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Naming a captain would create more problems than it would solve

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Why the rush? The Habs aren't lacking leadership, they're overflowing with it.

Kim Klement-USA TODAY Sports

Now that the regular season is over, the bulk of the attention is being given to the captaincy void of the Montreal Canadiens.

Whether it be Guy Lafleur or countless blogs, voices in the hockey community are tripping over themselves to proclaim certain players as the best candidate.

By naming a captain you would immediately create some controversy, since you'd have to strip one of current the alternate captains of their letter. Worse yet, if a player like Brendan Gallagher is named as the captain, the Habs would be forced to strip two players of their current letters. That's not to say that Gallagher isn't deserving of the honour; he is, as are plenty of players on the current roster.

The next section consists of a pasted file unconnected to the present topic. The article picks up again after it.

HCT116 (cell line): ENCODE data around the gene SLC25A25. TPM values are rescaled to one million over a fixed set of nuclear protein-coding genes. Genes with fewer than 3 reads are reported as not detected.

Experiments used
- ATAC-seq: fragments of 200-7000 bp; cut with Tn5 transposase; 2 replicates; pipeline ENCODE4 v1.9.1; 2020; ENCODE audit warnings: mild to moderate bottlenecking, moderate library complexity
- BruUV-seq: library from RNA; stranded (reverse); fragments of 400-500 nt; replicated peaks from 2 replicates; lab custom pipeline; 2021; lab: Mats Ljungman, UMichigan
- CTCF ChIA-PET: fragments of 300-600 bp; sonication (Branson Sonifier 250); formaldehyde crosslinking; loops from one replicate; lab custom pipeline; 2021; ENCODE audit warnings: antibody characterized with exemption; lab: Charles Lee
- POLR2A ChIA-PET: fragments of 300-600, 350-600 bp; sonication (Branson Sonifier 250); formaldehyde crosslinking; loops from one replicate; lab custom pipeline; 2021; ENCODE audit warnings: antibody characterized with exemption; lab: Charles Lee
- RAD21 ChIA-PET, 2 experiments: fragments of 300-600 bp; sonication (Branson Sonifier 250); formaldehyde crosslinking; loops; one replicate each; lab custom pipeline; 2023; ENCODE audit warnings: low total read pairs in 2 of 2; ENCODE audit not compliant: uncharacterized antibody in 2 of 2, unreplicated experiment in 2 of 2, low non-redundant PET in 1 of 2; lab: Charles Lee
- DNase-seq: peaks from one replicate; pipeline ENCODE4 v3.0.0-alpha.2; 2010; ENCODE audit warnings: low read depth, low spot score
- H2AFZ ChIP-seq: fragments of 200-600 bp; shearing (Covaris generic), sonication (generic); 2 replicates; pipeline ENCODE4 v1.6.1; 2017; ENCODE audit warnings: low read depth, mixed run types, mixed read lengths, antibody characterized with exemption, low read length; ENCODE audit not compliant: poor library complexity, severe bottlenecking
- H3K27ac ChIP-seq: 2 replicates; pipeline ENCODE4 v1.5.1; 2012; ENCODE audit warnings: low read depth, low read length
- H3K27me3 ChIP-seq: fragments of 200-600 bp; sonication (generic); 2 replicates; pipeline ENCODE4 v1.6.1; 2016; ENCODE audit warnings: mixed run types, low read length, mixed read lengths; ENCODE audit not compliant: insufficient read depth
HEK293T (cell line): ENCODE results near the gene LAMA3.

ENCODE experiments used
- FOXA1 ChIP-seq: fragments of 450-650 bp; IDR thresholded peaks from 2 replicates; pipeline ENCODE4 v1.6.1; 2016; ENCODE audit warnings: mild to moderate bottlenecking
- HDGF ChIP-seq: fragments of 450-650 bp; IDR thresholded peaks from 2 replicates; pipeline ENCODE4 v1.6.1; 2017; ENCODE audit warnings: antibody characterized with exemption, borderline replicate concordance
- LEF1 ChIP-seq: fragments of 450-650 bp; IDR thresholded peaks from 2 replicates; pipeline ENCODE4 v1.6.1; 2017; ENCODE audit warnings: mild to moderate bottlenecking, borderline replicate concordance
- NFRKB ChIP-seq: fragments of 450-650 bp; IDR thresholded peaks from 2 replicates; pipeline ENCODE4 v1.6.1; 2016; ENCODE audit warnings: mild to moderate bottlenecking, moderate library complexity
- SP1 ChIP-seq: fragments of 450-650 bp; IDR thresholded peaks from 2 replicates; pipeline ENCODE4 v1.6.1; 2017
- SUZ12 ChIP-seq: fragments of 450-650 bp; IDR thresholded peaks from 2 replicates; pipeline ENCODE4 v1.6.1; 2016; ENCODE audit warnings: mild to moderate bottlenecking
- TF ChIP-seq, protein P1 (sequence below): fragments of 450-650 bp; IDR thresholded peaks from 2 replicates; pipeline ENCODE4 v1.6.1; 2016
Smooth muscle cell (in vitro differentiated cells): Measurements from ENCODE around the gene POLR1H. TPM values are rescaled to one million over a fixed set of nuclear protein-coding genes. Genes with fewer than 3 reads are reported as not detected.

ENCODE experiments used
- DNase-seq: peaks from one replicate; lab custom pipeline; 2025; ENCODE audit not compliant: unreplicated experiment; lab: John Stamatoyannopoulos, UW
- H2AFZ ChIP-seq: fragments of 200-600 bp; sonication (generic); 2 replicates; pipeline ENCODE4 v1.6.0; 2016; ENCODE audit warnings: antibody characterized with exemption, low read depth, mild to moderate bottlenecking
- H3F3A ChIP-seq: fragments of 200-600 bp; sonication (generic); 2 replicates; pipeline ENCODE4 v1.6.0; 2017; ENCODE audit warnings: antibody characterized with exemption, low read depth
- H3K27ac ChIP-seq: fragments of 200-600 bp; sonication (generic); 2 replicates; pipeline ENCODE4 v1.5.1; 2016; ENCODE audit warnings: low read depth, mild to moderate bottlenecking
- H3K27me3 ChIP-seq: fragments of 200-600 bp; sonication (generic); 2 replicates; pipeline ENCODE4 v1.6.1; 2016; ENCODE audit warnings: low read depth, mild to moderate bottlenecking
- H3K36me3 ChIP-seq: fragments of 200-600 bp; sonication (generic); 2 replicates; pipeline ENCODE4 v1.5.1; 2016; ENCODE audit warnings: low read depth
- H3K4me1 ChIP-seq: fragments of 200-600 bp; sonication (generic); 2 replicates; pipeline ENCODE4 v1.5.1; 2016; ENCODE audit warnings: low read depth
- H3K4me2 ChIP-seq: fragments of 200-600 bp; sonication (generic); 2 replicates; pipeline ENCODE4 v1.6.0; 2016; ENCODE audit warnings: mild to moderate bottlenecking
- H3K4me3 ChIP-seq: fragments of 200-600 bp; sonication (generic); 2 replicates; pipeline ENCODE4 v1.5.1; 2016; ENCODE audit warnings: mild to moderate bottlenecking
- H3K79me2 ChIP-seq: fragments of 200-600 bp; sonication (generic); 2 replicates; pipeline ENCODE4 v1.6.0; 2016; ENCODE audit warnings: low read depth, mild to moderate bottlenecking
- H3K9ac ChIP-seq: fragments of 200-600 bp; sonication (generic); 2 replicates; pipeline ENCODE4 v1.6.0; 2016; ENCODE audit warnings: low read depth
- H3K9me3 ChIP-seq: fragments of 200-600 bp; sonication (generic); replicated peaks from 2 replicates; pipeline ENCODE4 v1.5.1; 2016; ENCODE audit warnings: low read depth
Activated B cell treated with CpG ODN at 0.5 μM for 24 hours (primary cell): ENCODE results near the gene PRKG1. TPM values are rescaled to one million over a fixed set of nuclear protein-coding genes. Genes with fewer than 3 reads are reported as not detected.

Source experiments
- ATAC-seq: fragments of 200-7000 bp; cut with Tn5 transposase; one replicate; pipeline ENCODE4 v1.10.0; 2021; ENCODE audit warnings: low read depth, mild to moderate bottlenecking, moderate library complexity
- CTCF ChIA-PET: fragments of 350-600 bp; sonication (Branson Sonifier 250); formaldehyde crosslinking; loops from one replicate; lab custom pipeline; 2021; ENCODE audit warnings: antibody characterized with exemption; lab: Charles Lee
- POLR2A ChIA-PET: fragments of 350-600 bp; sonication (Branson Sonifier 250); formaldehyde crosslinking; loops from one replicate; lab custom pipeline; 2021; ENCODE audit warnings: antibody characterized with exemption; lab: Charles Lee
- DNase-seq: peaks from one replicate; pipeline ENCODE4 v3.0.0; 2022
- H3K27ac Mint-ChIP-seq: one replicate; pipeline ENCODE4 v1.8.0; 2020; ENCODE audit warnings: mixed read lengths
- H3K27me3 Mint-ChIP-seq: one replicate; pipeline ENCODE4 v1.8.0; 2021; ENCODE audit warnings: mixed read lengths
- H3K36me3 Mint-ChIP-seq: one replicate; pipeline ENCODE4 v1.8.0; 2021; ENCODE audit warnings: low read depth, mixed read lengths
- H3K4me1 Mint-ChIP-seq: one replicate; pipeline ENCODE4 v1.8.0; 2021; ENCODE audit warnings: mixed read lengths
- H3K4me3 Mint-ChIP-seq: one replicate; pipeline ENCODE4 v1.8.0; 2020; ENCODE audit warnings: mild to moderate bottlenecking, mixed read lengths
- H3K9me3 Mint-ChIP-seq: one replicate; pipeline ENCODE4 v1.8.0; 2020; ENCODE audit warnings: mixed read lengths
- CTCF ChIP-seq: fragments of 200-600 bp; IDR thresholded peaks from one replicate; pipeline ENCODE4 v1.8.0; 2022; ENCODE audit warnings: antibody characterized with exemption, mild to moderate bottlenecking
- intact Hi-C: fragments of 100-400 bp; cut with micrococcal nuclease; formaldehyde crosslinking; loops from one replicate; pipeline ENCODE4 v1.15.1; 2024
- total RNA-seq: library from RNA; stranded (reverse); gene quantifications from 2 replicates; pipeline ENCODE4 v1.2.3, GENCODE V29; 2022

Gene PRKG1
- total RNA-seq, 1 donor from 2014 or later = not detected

It's hard to justify removing a letter from anybody's sweater, seeing as how all four of the current alternate captains serve a purpose on the team.

Andrei Markov and Tomas Plekanec are the club veterans, offering a calming presence both on and off the ice.

Max Pacioretty and P.K. Subban are the young leaders, holding court during every post-game scrum. They're the first to face the cameras and media scrutiny.

Essentially, they all provide an important aspect to the Canadiens leadership, and stripping any of them of their letter would create more problems than it would solve.

Besides, what would naming a captain accomplish? The Habs have plenty of leaders capable of addressing the referees, and I struggle to find any valid reason why the Canadiens should rush to add the "C" on someone's sweater.

Truth be told, the Canadiens already have a captain, but he doesn't wear a letter on his jersey. I'm of course speaking about Carey Price, the undisputed leader of the team. He's the man everyone else in the locker room looks towards for leadership, since he naturally commands it.

The Habs may name a captain, and we certainly shouldn't be surprised if they do, but as it stands there's no real need, and the negatives seem to outweigh the positives in this particular case.